When Microsoft initially purchased LinkedIn, many assumed LinkedIn would be moved to Microsoft's Azure cloud sooner rather than later.
That has not happened. Nor do there seem to be any plans for this in the near term.
In some ways, LinkedIn not running on Azure isn't surprising. Microsoft officials have been promising for years that Office 365 would one day be moved to Azure and that still hasn't happened. Xbox Live also does not run on Azure. Instead, Microsoft seems to be focusing on introducing new features for these in the form of Azure services, while leaving the existing legacy base of Office 365 and Xbox Live where they are (running in their own data centers).
But in other ways, LinkedIn's data center independence is surprising, especially given Microsoft's focus in the past few years on getting as many ISVs (independent software vendors) and service providers to commit to Azure as their "preferred cloud." Microsoft has cemented (and touted) partnership deals with Adobe, SAP, Box and others as major Azure proof points.
Nayyar explained that in 2012, LinkedIn realized it needed to change its data center strategy.
"Instead of relying on third-party data center vendors, we needed to operate and manage our own data centers. It was a pivotal decision and created a new principle for us: 'control our own destiny,'" he noted.
LinkedIn decided to go multi-colo -- serve its applications from multiple data center sites. The then-independent company opened a new data center every year from 2013 to 2015. It also opted to build, moving forward, for hyperscale, which resulted in LinkedIn's "Project Altair," its data center fabric that "could be scaled horizontally without changing the fundamental architecture of the network or interrupting its core during upgrades." In 2016, LinkedIn opened its Oregon data center (pictured in the image embedded at the top of this post) that used the Project Altair designs.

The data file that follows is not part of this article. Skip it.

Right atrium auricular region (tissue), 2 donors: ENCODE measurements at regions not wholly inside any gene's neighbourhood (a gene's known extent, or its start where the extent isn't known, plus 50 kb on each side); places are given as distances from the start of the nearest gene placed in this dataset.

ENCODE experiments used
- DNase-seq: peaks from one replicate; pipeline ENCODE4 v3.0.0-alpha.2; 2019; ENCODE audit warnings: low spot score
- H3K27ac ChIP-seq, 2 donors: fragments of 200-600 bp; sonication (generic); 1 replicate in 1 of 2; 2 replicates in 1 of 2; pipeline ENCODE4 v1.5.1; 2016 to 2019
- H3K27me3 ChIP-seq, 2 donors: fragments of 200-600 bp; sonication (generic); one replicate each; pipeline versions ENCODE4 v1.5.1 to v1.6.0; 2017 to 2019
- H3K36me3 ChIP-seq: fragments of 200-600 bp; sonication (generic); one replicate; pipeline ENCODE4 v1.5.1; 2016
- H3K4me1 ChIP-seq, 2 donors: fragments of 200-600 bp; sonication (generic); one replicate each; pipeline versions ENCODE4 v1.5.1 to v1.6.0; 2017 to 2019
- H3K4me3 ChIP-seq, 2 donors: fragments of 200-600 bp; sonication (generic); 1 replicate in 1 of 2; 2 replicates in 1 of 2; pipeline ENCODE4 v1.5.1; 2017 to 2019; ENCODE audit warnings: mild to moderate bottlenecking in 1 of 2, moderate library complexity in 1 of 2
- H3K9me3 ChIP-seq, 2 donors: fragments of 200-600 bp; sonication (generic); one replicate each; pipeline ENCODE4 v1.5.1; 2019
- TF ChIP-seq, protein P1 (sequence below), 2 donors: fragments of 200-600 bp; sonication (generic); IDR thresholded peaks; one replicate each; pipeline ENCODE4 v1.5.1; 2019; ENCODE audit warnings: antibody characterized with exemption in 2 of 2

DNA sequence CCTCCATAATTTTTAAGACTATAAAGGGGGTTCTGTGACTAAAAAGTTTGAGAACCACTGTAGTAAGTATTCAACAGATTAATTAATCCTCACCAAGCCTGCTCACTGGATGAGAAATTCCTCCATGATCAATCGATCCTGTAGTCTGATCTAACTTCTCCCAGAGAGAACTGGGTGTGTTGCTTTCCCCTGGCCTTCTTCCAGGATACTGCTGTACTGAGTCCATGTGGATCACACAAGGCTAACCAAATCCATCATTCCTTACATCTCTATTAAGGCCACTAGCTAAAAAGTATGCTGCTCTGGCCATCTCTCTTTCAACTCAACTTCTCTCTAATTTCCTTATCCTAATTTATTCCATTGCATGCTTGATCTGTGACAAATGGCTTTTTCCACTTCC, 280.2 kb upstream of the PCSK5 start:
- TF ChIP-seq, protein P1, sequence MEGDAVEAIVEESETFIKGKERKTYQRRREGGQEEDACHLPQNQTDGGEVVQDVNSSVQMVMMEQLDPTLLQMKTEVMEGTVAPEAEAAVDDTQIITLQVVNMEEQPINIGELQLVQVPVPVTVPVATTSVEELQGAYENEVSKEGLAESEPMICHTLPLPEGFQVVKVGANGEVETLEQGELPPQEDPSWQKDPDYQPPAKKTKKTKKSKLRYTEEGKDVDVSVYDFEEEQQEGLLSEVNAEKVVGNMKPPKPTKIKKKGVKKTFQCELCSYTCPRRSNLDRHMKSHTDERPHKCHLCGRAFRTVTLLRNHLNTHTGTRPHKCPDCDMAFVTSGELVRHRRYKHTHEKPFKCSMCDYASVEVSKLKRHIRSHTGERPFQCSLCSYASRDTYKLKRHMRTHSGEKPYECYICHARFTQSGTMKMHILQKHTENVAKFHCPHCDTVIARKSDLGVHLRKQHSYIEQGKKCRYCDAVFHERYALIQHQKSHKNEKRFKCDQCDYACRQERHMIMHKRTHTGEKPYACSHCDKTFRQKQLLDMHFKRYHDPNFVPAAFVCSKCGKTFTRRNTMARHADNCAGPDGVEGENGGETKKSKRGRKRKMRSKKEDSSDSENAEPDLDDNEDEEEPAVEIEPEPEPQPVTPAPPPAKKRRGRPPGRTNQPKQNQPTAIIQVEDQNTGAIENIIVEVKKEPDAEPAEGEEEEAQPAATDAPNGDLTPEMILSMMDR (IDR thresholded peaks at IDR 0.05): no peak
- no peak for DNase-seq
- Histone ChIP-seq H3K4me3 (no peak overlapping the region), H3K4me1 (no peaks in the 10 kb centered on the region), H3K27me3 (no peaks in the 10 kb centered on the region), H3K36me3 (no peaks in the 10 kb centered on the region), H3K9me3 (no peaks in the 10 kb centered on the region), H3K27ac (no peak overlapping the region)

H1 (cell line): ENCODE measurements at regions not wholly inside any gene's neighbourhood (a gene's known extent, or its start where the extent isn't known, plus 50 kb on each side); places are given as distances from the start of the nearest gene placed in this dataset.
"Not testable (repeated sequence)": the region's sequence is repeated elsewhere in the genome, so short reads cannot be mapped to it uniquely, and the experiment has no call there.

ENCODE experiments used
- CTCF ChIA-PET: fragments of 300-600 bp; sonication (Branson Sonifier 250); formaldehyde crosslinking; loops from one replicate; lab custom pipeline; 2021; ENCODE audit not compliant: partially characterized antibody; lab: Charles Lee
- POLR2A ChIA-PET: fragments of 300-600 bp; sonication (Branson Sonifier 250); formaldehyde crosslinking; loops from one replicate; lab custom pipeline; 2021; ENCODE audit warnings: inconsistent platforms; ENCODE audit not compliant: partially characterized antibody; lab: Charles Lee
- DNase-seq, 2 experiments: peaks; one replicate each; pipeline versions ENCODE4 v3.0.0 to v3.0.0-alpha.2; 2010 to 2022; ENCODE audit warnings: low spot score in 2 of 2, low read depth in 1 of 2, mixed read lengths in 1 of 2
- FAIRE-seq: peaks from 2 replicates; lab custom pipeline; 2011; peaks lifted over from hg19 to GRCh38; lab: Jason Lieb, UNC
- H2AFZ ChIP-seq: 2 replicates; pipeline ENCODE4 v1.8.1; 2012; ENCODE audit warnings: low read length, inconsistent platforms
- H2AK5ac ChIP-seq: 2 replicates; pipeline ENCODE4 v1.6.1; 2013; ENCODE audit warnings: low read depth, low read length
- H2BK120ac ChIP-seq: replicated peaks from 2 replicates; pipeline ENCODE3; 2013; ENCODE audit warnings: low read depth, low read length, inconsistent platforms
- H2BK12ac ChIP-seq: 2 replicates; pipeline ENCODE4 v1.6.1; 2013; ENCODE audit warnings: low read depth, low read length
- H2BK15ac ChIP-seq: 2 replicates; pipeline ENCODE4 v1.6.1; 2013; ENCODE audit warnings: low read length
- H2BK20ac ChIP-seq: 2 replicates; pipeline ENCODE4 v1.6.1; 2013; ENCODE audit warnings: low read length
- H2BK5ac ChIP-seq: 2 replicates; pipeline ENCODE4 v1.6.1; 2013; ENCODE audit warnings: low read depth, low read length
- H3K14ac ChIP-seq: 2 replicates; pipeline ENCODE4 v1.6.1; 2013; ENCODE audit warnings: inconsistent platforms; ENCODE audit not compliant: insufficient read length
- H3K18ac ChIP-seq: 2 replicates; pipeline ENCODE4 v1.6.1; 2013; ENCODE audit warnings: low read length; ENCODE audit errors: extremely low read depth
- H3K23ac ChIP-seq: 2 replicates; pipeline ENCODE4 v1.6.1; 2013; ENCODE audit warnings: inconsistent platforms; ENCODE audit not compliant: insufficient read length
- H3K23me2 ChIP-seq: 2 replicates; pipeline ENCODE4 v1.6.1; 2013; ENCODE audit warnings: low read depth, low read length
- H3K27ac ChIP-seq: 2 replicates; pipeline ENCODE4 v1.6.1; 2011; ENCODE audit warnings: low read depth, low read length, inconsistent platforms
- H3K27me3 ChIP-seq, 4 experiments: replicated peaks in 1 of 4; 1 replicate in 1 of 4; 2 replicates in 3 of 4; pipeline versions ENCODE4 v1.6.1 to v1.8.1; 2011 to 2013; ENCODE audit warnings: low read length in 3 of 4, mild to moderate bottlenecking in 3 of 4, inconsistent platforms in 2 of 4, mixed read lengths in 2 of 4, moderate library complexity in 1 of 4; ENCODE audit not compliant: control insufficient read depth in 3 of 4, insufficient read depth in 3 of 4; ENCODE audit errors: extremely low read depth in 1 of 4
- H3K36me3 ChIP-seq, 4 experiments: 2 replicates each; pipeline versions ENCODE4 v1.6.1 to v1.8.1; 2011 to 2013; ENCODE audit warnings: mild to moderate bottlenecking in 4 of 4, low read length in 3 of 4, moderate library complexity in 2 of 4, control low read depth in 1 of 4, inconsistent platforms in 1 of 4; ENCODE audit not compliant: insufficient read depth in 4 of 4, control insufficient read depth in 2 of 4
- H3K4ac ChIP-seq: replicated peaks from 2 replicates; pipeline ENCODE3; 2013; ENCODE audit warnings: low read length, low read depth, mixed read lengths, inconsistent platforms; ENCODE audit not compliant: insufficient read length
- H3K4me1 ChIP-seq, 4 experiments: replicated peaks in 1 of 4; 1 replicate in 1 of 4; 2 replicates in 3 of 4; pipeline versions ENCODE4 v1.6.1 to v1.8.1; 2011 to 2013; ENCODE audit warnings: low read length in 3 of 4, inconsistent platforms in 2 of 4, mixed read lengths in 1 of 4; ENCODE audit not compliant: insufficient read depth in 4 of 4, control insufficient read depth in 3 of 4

Going forward, LinkedIn plans to continue to build out its own data centers. Nayyar mentioned LinkedIn's Open19 project, which is designed to make data center hardware more interoperable and efficient. (Open19 sounds almost identical to what Microsoft is doing with "Project Olympus" and the Open Compute Project.) LinkedIn also is looking at OpenFabric and software-driven infrastructure as it expands, Nayaar blogged.
But integrating the Microsoft Azure and LinkedIn cloud platforms still doesn't seem to be on the to-do list. I'm curious if it ever will be.
Update: It looks like LinkedIn plans to try to take advantage of some Azure features at some point in the future. LinkedIn CEO Jeff Weiner, speaking at a February 14 Goldman Sachs Technology & Internet conference, said LinkedIn is looking to use Azure AI services in general. But he also offered a few specifics about where LinkedIn could use Azure in the future
From his remarks:
"There's a lot of expertise there that we're increasingly going to be able to leverage. There's elements of Azure, for example, that we can leverage. It's going to meaningfully accelerate how we scale out video, posting video on LinkedIn. And those opportunities we're doing machine translation within our feeds, leveraging Azure capabilities. There's a fair number of areas that we are meaningfully able to accelerate by virtue of the investment that Microsoft has made thus far to date.
There was no mention by Weiner of moving any existing LinkedIn assets to Azure.